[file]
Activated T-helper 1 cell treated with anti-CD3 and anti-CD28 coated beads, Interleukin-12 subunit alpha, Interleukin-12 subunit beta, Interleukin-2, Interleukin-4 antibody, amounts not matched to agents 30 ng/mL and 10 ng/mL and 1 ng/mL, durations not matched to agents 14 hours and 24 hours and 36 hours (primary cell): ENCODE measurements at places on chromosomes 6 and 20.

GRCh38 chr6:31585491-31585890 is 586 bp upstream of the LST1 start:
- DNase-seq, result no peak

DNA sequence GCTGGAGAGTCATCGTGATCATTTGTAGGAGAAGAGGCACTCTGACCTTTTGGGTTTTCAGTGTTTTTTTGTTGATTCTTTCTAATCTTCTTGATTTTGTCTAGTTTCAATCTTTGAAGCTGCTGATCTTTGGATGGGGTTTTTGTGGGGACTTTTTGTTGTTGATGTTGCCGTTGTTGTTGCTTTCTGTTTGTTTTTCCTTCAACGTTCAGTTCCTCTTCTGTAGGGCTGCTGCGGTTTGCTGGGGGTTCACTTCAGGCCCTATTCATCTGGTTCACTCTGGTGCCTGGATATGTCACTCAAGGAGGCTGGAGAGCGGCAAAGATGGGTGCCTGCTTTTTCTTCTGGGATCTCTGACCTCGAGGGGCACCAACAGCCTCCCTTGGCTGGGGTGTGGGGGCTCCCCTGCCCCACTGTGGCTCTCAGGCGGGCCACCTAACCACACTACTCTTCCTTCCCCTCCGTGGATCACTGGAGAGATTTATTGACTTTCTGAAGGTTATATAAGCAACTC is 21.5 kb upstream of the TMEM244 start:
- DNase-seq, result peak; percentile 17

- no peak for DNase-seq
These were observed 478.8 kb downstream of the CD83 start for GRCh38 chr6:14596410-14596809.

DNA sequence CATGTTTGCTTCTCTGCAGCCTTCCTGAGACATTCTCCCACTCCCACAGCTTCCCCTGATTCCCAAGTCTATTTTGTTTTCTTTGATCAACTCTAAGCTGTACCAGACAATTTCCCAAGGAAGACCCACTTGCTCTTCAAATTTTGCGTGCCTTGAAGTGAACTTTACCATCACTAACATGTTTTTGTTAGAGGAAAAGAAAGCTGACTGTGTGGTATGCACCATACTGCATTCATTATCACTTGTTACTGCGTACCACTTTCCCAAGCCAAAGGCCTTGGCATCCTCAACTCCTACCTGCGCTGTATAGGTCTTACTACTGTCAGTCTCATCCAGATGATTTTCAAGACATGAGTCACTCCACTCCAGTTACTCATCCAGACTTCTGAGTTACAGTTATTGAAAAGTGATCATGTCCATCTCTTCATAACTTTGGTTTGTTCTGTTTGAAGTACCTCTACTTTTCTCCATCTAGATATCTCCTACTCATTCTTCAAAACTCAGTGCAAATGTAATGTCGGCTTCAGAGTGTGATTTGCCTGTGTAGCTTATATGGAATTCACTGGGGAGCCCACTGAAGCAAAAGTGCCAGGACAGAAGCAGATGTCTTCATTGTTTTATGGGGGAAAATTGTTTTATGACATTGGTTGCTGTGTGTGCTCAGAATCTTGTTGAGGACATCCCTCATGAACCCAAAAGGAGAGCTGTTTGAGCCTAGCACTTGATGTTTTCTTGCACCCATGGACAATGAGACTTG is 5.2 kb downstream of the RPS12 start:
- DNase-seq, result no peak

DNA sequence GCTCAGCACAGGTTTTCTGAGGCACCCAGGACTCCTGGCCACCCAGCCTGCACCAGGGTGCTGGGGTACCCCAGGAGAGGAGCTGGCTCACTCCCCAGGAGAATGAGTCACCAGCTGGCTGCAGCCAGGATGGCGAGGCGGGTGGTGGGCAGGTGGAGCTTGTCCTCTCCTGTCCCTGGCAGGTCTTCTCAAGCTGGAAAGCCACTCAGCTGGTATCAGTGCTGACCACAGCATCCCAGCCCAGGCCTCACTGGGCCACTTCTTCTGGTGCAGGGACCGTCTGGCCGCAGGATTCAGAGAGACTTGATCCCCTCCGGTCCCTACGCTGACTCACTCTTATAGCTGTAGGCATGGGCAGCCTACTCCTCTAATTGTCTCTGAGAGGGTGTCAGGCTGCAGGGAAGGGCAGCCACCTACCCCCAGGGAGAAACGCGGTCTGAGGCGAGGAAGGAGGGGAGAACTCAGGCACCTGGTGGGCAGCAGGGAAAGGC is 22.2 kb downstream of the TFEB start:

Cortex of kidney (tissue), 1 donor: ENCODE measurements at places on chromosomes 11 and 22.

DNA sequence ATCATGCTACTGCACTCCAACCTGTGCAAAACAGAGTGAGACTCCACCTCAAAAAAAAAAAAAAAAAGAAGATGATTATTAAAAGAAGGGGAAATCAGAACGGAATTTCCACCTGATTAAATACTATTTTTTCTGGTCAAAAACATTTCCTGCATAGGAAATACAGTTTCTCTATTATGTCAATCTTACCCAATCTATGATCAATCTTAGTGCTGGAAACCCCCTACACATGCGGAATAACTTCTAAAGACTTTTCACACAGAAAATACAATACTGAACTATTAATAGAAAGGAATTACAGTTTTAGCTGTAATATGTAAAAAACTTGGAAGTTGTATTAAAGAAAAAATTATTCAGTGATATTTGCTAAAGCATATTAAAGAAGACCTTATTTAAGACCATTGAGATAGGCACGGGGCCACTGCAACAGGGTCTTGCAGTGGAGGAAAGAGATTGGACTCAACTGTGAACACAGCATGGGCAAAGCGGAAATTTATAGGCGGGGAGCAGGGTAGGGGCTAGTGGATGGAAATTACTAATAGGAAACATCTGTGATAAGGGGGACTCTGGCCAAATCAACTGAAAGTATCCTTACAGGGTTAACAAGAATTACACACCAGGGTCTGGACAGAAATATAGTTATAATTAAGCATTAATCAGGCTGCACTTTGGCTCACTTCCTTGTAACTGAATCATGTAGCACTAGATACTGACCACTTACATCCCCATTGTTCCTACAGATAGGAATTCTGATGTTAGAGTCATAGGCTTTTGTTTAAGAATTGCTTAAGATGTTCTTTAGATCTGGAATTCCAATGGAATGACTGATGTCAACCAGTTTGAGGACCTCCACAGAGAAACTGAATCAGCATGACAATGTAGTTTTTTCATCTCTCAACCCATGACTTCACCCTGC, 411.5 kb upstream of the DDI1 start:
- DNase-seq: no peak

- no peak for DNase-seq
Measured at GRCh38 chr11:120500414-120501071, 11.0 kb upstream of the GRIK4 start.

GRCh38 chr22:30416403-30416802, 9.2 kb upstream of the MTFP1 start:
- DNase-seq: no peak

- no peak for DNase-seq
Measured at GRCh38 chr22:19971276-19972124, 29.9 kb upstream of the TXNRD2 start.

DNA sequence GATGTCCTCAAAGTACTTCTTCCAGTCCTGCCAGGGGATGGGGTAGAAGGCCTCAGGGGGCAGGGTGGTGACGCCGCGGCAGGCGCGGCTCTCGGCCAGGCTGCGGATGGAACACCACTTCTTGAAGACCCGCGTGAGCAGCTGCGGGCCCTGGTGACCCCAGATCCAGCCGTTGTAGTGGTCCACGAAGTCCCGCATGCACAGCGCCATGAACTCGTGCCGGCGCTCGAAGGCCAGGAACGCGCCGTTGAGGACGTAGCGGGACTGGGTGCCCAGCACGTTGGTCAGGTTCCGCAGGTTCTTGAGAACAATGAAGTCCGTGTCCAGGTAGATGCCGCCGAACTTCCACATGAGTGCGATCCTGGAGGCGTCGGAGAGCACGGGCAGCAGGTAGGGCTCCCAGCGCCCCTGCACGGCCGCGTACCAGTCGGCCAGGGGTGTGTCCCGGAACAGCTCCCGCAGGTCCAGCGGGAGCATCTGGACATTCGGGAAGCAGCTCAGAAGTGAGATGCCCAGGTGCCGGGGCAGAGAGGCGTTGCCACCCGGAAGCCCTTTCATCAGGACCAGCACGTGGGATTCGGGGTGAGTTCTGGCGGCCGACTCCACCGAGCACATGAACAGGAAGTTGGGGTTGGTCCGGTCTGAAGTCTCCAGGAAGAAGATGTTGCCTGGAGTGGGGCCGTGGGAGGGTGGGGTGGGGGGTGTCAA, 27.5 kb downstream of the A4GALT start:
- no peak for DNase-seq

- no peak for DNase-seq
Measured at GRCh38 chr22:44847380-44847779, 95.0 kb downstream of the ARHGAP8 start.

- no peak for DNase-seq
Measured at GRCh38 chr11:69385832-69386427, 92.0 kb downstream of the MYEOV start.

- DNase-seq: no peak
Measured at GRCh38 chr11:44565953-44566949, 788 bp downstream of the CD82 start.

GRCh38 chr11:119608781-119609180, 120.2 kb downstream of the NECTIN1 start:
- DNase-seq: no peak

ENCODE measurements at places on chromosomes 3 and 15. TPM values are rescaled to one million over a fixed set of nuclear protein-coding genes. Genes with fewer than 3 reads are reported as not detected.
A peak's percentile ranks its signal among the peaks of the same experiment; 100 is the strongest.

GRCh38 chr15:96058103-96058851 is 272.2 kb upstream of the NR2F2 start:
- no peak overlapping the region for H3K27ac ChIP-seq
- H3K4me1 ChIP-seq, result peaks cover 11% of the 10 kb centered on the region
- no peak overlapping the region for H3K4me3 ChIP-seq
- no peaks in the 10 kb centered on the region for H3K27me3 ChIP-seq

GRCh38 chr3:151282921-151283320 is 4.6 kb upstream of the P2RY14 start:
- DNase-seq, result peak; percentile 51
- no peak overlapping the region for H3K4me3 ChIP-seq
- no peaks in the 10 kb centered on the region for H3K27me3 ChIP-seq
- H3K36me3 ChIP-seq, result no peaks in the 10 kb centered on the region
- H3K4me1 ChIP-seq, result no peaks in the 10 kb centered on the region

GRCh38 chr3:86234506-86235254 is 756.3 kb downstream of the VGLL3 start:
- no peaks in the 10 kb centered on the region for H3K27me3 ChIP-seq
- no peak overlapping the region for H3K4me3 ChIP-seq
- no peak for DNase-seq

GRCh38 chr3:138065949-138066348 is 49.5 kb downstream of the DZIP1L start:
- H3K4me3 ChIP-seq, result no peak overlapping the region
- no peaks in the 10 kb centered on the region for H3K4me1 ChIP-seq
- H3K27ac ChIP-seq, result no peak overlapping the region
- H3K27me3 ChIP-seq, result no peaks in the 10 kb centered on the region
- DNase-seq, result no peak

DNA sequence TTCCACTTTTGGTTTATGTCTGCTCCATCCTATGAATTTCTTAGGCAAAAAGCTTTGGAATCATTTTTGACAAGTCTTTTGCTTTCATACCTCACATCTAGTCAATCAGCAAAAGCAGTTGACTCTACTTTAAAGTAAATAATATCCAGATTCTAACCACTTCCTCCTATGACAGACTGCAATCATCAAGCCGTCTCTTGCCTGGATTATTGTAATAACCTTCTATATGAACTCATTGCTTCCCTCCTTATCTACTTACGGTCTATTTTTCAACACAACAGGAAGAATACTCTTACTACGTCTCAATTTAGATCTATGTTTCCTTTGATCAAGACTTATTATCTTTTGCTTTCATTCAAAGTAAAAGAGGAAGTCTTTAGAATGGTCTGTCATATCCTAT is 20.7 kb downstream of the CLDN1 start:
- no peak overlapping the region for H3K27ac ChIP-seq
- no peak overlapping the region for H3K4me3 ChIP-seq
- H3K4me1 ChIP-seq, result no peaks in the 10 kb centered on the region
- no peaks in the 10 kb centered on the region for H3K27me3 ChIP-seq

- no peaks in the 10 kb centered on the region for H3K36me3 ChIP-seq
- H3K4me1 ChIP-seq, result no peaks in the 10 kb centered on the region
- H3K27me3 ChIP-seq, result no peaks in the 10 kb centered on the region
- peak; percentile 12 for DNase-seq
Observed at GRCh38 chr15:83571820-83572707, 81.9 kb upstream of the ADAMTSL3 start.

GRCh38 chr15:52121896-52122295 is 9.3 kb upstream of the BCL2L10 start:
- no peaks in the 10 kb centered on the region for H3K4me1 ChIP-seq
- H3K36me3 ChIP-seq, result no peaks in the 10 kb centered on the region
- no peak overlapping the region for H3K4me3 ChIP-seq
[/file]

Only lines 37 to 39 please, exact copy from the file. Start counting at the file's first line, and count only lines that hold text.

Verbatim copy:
GRCh38 chr3:151282921-151283320 is 4.6 kb upstream of the P2RY14 start:
- DNase-seq, result peak; percentile 51
- no peak overlapping the region for H3K4me3 ChIP-seq